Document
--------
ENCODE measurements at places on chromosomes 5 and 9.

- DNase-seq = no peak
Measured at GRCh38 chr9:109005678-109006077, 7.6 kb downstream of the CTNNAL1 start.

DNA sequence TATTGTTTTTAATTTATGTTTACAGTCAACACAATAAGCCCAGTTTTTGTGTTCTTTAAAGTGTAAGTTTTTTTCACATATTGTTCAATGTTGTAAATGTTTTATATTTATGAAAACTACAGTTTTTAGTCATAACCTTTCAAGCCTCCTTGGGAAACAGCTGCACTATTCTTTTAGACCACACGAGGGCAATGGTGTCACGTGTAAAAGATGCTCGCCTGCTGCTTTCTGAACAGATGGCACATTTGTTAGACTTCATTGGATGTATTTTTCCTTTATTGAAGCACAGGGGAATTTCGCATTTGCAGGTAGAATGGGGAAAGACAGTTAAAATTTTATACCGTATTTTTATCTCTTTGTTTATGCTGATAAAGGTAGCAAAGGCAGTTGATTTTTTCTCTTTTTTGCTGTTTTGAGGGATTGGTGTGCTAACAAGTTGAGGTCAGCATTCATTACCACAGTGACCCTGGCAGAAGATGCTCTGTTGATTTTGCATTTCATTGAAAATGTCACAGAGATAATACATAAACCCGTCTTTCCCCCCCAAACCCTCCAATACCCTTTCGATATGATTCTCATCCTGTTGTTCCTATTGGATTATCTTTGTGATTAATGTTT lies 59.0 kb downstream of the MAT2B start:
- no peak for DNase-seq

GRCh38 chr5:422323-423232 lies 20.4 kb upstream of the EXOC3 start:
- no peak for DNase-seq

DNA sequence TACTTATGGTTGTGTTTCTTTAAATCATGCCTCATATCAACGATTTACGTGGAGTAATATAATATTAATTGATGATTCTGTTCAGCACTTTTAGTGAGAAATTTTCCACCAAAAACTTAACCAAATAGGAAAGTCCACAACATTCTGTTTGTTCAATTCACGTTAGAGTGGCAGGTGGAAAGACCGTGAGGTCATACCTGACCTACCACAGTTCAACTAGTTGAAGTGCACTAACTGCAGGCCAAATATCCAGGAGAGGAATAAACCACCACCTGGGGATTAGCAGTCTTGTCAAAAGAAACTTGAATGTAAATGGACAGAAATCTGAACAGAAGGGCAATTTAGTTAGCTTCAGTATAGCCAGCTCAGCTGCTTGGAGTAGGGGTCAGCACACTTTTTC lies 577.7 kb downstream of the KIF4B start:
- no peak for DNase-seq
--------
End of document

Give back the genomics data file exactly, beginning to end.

ENCODE measurements at places on chromosomes 5 and 9.

- DNase-seq = no peak
Measured at GRCh38 chr9:109005678-109006077, 7.6 kb downstream of the CTNNAL1 start.

DNA sequence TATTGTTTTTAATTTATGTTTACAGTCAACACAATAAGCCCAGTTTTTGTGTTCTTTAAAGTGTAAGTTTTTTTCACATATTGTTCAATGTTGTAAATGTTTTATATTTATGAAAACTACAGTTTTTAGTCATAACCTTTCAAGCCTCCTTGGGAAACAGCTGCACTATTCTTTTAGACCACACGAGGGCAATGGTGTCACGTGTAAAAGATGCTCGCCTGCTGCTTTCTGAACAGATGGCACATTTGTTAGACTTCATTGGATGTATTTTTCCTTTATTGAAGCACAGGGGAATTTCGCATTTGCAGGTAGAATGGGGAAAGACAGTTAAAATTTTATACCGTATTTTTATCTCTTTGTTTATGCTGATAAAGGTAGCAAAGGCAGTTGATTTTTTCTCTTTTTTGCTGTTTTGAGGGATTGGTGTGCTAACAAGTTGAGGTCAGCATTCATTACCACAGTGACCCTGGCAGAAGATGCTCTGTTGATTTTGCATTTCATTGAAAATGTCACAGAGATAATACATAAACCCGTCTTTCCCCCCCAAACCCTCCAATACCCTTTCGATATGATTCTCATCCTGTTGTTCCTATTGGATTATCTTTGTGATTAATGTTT lies 59.0 kb downstream of the MAT2B start:
- no peak for DNase-seq

GRCh38 chr5:422323-423232 lies 20.4 kb upstream of the EXOC3 start:
- no peak for DNase-seq

DNA sequence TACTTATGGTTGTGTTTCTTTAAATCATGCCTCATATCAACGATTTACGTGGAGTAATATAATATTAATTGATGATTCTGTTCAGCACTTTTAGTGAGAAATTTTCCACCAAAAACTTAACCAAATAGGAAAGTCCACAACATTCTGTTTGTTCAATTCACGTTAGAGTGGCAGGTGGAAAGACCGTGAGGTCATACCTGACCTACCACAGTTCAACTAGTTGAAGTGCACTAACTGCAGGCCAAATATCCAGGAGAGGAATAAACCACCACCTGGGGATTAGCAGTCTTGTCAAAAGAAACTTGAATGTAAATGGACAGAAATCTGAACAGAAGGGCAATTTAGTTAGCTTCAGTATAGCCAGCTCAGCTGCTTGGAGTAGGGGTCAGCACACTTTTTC lies 577.7 kb downstream of the KIF4B start:
- no peak for DNase-seq